Rakhine Lawmaker Disqualified After Son Deserts Myanmar Army For Rebel Force

Poe San, an Arakan National Party lawmaker who represents Kyaukphyu township in the Rakhine state parliament, stands in the parliament building in Sittwe, western Myanmar's Rakhine state, Feb. 13, 2019.

Election authorities in western Myanmar’s Rakhine state have rejected a sitting ethnic Rakhine lawmaker’s application to run for re-election in November, citing his Myanmar soldier son’s 2018 defection to an armed rebel group now at war with government, the legislator told RFA on Monday.

Phoe San, an Arakan National Party (ANP) lawmaker who represents Kyaukphyu township in the state parliament, said district election officials told him on Aug. 22 that he was disqualified because his estranged son, former Myanmar army major Aung Myint Soe, had switched sides to the Arakan Army (AA) two years earlier.

Phoe San’s supporters called the ruling unreasonable, noting that he was already serving as a state lawmaker and was out of contact with his son.

The AA, a 7,000-8,000-strong, mostly ethnic Rakhine force, has been fighting the government army for the last 21 months in a quest for greater independence for ethnic Rakhines and to fulfill a long-term goal of establishing its own government in the region that is their historic homeland. In March, the Myanmar government declared the AA an illegal association and terrorist organization.

“They said the Union Election Commission sent a letter to me, but I was not allowed to read the letter,” he told RFA’s Myanmar Service. “They didn’t even tell me letter’s registration number. They read the letter out to me.”

The letter said that his son, who had enlisted in the army in 2002, deserted in May 2018, and that an investigation found that he joined the AA,” he said.

“So they alleged that my candidacy violates Chapter V, Section 10 (n) of the Pyithu Hluttaw Election Law,” Phoe San said, referring to one of the two laws regulating elections for Myanmar’s parliament. The other law governs elections for upper house members.

The section prohibits a candidate from running in an election if there is credible evidence against him of contact with an organization declared an unlawful association, with a group or individuals that have committed terrorist acts, or an insurgent organization or its members in revolt with arms against the state.

Phoe San said he had lost contact with Aung Myint Soe and was unaware that his son had joined the AA. He was also not aware that his candidacy violated the election law for parliamentarians.

Appeal rejected

The lawmaker said he appealed to the Union Election Commission, the national-level body responsible for overseeing the country’s elections and vetting parliamentary candidates, on Aug. 24.

But he received word that the appeal was rejected by the Kyaukphyu District Election Subcommission, noting that the military-controlled Ministry of Home Affairs requested that his candidacy be turned down.

Tin Htun, chairman of the subcommission, declined to comment on the decision.

“The rejection was made by the central government. I cannot say anything,” he said.

ANP attorney and spokeswomen Aye Nu Sein said the subcommission’s allegation is not reasonable and may not be legitimate because Phoe San is already serving as a state lawmaker.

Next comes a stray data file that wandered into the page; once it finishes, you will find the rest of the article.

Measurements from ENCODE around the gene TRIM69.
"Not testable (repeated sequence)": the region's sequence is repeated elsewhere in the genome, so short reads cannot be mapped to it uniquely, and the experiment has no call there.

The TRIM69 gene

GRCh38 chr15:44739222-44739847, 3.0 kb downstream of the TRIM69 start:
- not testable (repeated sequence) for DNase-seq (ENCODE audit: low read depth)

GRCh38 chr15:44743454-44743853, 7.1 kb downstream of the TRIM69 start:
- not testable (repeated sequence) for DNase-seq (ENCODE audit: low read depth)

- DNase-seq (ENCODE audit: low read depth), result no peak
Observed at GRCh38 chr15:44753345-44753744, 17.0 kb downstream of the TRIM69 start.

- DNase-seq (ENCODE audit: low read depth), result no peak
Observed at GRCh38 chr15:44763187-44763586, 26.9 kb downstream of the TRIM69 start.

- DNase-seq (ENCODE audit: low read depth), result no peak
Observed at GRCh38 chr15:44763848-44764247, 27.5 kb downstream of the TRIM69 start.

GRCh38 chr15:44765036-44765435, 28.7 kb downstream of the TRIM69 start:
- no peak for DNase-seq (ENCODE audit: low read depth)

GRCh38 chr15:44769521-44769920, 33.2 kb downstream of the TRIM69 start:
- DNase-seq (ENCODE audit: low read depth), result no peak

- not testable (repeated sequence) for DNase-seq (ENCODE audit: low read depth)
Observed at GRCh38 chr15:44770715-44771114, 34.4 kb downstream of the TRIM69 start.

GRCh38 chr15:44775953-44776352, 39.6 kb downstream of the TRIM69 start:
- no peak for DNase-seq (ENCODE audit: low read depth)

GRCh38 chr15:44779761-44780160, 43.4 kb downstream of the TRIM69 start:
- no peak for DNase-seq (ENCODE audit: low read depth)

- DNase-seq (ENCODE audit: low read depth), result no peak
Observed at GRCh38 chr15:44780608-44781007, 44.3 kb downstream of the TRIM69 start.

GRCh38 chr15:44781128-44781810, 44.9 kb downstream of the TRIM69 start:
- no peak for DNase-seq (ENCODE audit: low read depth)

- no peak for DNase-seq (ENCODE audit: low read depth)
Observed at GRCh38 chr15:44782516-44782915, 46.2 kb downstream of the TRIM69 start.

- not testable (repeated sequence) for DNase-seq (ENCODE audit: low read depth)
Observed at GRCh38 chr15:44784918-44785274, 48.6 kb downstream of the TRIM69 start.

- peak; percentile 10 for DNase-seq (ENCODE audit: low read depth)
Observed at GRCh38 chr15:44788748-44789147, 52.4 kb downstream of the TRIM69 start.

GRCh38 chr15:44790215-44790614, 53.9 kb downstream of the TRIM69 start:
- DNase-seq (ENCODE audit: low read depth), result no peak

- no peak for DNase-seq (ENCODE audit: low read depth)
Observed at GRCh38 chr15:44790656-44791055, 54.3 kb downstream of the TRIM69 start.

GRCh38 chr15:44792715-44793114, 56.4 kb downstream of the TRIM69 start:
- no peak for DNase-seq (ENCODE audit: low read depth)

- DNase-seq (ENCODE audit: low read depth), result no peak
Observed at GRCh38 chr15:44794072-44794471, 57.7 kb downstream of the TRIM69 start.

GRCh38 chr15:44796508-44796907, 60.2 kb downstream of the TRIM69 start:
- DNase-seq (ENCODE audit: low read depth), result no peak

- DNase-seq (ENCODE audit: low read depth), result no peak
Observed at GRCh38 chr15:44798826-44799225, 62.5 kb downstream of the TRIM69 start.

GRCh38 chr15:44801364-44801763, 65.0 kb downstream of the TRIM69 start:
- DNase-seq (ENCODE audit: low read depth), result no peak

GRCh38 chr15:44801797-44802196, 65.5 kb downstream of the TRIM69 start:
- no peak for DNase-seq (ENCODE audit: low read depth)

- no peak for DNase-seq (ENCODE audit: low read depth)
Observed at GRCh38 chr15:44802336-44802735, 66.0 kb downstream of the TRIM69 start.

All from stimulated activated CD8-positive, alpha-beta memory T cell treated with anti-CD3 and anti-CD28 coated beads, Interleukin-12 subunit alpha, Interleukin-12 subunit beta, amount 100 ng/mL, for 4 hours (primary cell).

“The accused person is already serving as a MP for the state parliament,” she told RFA. “His son’s activities do not invalidate his current term as an MP.”

“Our party believes that the election subcommission’s decision is not reasonable or legitimate because it is based on assumption or opinion,” she added.

Aung Myo Min, executive director of the Yangon-based human rights education group Equality Myanmar, agreed.

“Just because the son has joined the armed group, it does not mean that his father will be a coconspirator,” he said, adding that it was unusual for Myanmar’s former military regime to persecute or harass relatives of members of insurgent groups.

“But the authorities always assumed that the family members would contact or collaborate with the insurgents,” Aung Myo Min said. “This supposition has not changed under the current administration.”

“They should be able to show strong proof that the insurgent has a connection with their family members,” he added.

Decision is ‘very unfair’

Myanmar military spokesman Major General Zaw Min Tun denied that the army was behind the decision to reject Phoe San.

“We were not behind this decision,” he said. “The election commission is an independent commission. We didn’t even know about the rejection.”

AA spokesman Khine Thukha called the decision “unfair.”

“It raises questions about the impartiality of Myanmar’s laws,” he said. “I think this decision to reject the father as candidate because the son has joined the insurgent group is very unfair.”

He also noted that under international laws, those who are 18 years of age or older act on their own.

“Their actions should not implicate their parents,” Khine Thukha said.

The ANP, which represents the interest of the Rakhine people in the state, has nominated 386 individuals to contest in the Nov. 8 elections.

With Phoe San’s rejection, it is now too late for the party to nominate another candidate to run for the parliamentary seat against a contender from the ruling National League for Democracy (NLD).

Nearly 100 political parties have put forward candidates for the Nov. 8 elections, in which candidates are vying for 1,171 seats in both houses of the national parliament and in state and regional legislatures.

Reported by RFA’s Myanmar Service. Translated by Ye Kaung Myint Maung. Written in English by Roseanne Gerin.